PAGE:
This paper will briefly examine the complex and contradictory ways of representing ‘Jewishness’ in medieval Christian art. It aims to move beyond concern with images of Jews as stereotyped grotesques to the broader problem of representing the ‘nature’ of Jews by pointing to a variety of human and inhuman forms described in contemporary literary sources and pictured in visual ones. Identified alternately and simultaneously with God’s covenant, ignoble animals, freaks of nature, superseded law, incorrect interpretation of Scriptures, heretics, specific Christian vices, negative social practices, and most powerfully, Antichrist; the ‘nature’ of Jews as imagined by Christian artists and theologians was a complicated matrix that functioned in medieval Christian society not only as a negative mirror of Christian behaviour but also as an integral component of Christian experience and belief. That images of Jews continued to be written, painted, and performed in areas of medieval Christendom long after Jews had been physically expelled is a phenomenon that suggests that the reasons for the creation of the images cannot be reduced to economic tensions or political conflict. Rather, it argues that what was truly vital about Jewish-Christian relations to the Christian faithful was not direct interaction or discourse with Jews but rather the concept of ‘Jewishness’ that could be kept alive indefinitely in the minds of the faithful through works of literature, pictorial art, and dramatic performance.
Focusing on a small but representative sample of images drawn mainly from late medieval painting, it will be argued that the conceptual materials for the construction of the ‘nature’ of Jews were drawn largely from nature itself, namely the animal world; and that the resultant images served to bolster the basic tenets of Christian belief but also to express anxieties about the salvific efficacy of Christianity. In spite of relentless Christian calls to obliterate Jews, their buildings, and their books, the absence of the ‘Jewish nature’ so successfully disseminated through images that coexisted with charges of ritual murder and conspiracy would have seriously compromised – or perhaps even made impossible – the practice of medieval Christianity.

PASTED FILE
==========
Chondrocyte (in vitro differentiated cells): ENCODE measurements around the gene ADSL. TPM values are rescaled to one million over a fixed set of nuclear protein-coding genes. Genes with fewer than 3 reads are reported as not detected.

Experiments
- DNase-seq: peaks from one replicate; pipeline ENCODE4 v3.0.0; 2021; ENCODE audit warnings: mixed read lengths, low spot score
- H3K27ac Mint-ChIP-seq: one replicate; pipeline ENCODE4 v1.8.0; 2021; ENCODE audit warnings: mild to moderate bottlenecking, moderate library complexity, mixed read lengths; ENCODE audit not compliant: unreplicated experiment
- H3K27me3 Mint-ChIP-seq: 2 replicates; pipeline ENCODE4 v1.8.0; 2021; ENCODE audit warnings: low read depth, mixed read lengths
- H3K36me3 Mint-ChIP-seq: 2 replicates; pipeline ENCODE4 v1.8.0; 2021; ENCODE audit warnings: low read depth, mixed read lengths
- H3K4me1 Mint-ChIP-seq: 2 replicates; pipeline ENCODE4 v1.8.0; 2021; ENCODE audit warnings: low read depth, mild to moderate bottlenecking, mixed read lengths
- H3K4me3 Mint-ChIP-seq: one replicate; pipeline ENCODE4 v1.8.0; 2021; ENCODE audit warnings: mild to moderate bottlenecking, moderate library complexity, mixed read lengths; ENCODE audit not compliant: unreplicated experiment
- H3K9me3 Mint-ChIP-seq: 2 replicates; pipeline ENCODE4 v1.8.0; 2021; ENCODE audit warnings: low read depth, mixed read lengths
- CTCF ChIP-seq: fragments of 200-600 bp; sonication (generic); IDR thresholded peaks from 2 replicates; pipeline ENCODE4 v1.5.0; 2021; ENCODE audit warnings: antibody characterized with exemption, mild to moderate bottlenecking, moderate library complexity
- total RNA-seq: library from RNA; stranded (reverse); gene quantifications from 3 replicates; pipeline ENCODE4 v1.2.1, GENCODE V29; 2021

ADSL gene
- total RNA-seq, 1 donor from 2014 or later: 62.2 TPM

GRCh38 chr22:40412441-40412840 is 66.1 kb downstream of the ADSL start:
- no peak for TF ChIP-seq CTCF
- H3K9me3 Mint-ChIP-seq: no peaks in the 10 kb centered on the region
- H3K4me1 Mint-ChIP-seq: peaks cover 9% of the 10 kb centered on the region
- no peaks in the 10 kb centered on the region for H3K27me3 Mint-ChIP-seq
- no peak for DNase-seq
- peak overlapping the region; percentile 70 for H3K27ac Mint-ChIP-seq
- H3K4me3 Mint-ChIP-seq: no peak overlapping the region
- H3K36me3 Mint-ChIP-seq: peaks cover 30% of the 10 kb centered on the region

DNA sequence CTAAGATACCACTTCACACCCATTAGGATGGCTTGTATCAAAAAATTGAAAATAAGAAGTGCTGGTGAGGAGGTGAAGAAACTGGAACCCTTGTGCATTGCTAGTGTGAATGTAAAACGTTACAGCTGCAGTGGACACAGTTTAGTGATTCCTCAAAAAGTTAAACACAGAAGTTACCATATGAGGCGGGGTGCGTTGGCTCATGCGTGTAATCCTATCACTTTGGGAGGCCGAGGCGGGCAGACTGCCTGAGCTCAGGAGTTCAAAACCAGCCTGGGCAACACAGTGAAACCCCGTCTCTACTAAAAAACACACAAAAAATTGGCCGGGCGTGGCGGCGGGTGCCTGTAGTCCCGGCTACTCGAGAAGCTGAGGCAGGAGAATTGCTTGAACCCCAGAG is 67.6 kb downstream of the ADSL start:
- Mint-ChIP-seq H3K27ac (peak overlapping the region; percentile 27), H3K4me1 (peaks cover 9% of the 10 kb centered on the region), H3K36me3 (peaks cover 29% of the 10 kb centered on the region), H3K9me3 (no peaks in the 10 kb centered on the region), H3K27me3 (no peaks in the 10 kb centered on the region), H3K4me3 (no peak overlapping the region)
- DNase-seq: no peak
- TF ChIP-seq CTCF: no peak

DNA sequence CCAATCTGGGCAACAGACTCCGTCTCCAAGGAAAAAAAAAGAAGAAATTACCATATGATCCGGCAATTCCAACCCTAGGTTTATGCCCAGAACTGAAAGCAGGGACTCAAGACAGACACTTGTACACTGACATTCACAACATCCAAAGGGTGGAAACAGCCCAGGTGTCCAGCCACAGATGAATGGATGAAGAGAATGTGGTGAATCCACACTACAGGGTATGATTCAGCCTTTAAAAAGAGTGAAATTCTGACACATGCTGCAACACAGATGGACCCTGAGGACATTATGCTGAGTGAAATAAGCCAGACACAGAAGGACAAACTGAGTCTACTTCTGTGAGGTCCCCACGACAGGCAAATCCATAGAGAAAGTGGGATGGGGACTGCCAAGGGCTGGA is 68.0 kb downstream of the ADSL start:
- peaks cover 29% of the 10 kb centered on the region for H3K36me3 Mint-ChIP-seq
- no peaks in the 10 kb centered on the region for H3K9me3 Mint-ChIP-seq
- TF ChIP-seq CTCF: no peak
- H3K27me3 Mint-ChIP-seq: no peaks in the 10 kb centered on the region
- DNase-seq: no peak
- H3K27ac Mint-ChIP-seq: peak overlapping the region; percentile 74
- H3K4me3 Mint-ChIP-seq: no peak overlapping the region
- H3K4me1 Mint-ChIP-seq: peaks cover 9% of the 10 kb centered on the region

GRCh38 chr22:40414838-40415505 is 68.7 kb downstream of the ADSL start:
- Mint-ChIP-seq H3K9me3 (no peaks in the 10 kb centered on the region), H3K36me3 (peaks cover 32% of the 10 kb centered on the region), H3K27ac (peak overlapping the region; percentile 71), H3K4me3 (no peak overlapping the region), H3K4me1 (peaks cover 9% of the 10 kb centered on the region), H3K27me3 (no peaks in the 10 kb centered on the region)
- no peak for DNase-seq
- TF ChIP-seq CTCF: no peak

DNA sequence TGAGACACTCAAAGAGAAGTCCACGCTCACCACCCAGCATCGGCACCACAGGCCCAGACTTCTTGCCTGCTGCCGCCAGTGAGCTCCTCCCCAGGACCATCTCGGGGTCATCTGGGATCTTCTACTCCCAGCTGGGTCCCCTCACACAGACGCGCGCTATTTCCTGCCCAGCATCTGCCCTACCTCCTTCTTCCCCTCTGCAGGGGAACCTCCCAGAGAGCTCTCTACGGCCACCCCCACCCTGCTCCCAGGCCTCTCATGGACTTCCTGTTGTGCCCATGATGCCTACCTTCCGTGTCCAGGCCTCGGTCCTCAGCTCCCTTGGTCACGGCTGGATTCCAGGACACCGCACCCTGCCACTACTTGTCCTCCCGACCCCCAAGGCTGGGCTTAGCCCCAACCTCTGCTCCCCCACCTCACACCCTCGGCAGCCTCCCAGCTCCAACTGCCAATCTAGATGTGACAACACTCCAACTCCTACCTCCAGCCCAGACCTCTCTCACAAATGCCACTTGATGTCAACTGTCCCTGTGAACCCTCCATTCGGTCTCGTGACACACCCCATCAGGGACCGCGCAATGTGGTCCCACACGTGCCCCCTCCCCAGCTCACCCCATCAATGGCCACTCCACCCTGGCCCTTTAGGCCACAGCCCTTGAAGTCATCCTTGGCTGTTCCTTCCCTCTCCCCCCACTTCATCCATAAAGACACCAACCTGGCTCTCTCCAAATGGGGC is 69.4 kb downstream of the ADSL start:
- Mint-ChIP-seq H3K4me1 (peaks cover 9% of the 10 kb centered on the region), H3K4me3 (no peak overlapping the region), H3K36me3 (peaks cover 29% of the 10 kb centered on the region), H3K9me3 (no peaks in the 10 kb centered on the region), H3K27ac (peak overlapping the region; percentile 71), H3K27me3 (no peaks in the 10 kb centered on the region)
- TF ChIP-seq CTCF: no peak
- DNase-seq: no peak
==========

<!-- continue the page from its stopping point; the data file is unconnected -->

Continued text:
With reference to marginalia in Hebrew manuscripts featuring mondus inversus iconography (e.g. hound serving hare a drink), I will ask how the marginal position of the Jewish patrons further inverted an already upside-down world. Do these animals, once integrated into a jewish world of images, change for their viewers the natural order of things? Do we have to reconsider the natural and unnatural when viewing these animal antics?